The remarks, by Peter Tarnoff, under-secretary for political affairs, in an off-the-record press briefing on Tuesday, sparked swift though not always convincing disavowals from the White House and from the Secretary of State, Warren Christopher.
Mr Tarnoff, who suggested the US should concentrate on its own economic problems, is believed to be close to Mr Christopher. If his views reflect an emerging State Department doctrine, the implications for Europe, which would be asked to fill the vacuum, could be dramatic.
It would signal a radical departure from the Reagan-Bush era, when American might imposed, sometimes unilaterally, a US-led international order. The approach was exemplified by President Reagan's 1983 invasion of Grenada and the 1991 Gulf war.
The tradition of America taking the lead in international crises 'is going to be the case much less that it was before,' Mr Tarnoff argued. 'We simply don't have the leverage, we don't have the influence, the inclination to use military force.' Mr Tarnoff, who served in the State Department with Mr Christopher under Jimmy Carter, added that he could envisage the US taking unilateral military action only when its stragetic interests were directly affected: 'We're talking about new rules of engagement.'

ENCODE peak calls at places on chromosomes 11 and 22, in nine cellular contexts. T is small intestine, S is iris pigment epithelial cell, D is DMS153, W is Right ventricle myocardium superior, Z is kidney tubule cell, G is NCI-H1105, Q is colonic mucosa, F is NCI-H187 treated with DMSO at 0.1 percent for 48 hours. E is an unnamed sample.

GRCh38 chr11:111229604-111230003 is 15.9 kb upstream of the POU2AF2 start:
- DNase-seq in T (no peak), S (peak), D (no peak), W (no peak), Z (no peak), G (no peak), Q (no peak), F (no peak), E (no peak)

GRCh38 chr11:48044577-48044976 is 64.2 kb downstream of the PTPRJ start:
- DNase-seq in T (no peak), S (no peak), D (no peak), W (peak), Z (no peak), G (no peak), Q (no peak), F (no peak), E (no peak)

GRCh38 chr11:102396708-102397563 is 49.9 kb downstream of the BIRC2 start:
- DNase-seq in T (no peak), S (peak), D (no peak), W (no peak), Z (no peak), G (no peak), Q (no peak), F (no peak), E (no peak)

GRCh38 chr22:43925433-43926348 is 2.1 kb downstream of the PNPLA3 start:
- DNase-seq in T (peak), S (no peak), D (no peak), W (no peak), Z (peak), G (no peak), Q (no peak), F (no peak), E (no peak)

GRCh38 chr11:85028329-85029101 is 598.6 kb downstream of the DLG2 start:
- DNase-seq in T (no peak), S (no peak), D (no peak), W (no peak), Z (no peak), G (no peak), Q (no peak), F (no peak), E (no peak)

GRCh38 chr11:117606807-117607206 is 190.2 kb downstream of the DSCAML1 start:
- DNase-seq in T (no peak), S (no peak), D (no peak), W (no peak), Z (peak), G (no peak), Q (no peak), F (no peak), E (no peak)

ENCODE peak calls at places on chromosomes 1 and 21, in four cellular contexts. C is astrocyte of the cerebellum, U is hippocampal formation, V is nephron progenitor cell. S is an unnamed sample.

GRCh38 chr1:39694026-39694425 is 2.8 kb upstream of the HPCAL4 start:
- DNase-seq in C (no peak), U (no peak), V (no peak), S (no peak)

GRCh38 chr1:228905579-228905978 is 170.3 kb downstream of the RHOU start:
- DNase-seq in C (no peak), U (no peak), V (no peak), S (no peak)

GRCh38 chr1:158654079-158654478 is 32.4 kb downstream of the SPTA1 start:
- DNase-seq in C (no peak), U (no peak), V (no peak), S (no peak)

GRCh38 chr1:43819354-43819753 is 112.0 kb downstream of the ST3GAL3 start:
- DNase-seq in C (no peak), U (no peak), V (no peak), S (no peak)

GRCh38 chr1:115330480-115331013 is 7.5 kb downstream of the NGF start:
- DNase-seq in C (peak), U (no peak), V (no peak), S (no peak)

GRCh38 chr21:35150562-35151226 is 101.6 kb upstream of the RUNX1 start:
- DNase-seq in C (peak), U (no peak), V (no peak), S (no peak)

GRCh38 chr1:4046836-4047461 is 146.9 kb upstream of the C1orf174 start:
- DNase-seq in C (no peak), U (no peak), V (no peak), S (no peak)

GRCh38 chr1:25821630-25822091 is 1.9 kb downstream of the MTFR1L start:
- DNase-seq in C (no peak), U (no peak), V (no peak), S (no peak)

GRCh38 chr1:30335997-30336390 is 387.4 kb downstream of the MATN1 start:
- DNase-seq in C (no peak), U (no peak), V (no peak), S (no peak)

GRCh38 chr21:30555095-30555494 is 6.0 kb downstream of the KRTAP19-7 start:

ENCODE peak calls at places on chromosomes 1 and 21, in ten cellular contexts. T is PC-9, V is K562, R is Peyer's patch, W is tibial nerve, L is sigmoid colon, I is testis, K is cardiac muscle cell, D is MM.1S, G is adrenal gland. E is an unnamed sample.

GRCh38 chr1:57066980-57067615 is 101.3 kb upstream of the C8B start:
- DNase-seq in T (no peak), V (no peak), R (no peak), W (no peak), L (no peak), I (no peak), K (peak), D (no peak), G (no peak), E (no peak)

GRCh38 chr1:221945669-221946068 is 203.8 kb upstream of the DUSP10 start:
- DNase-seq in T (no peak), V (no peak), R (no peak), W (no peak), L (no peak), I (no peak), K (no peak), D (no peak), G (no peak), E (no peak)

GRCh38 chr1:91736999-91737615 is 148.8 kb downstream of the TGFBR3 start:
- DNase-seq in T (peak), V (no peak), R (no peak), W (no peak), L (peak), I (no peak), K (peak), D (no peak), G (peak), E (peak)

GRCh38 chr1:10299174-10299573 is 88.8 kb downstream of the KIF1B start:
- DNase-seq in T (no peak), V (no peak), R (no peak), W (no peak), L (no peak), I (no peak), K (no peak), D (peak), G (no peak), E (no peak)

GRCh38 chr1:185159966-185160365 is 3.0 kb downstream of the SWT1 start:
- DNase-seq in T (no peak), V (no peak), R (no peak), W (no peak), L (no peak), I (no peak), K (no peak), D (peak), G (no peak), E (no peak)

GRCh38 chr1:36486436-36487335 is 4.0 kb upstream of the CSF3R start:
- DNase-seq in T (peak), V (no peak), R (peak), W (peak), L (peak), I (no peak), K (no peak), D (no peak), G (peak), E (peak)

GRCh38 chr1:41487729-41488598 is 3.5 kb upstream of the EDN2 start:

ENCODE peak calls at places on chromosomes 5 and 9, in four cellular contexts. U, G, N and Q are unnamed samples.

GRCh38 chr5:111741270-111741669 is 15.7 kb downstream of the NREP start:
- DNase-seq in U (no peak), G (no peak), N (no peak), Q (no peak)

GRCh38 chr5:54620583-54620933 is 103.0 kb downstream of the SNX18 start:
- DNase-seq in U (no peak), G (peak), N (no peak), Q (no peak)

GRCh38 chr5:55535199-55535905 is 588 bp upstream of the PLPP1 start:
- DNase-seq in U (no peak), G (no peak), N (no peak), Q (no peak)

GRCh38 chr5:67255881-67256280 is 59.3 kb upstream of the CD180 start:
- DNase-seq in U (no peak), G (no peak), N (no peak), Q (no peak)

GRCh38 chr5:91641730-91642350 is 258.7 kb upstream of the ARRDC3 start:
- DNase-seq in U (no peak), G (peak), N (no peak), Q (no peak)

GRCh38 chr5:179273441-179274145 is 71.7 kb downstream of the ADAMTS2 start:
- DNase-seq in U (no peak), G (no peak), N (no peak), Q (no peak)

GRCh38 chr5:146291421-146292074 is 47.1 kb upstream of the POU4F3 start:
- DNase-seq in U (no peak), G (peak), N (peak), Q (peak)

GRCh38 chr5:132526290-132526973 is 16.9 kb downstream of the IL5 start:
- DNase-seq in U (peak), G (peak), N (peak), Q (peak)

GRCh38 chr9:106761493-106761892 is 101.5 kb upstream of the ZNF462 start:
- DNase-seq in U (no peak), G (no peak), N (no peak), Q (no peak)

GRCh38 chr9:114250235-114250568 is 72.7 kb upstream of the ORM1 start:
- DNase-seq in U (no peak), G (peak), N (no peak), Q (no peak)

It is a new reality, he added, that Europe will quickly have to get used to. 'The approach is a very difficult one for some of our European friends to understand, and many would have preferred it the other way. It is different . . . by design.' The issue of a more balanced burden-sharing between Europe and the US has been around for some time, particularly since the demise of the Warsaw Pact, but Washington has been ambivalent about Europe developing its own defence identity.
Trying to distance President Clinton from the remarks, the White House spokeswoman, Dee Dee Myers, said yesterday that Mr Tarnoff 'clearly does not speak for the administration on the US role in the post-Cold War world'. Since taking office, the President has advocated continuing US leadership worldwide, though he has emphasised reinforcing international economic ties.
Mr Christopher tried to soften the impact of Mr Tarnoff's comments by appearing on television news programmes and telephoning newspapers. 'Our responsibility of leadership is undiminished in this period,' he insisted. But in one interview he added: 'It will be, perhaps, a somewhat different leadership.' He also suggested that Bosnia could become a 'quagmire, a morass' for America if it were to sent in troops.
Mr Tarnoff is believed to have influenced Washington's acceptance of the European and Russian plan for providing 'safe areas' to Muslims in Bosnia and dropping proposals for exempting the Muslims from the arms embargo and launching air strikes. Many attacked the decision as an abdication of America's responsibilities.
'For those who would like this to have become a United States show there is distinct disappointment out there,' Mr Tarnoff said. 'We are determined not to go in there and take over Bosnia policy.' The allies were taken aback, he said, to discover that while touring Europe to promote the US proposals, Mr Christopher was receptive to allied ideas.Reuse content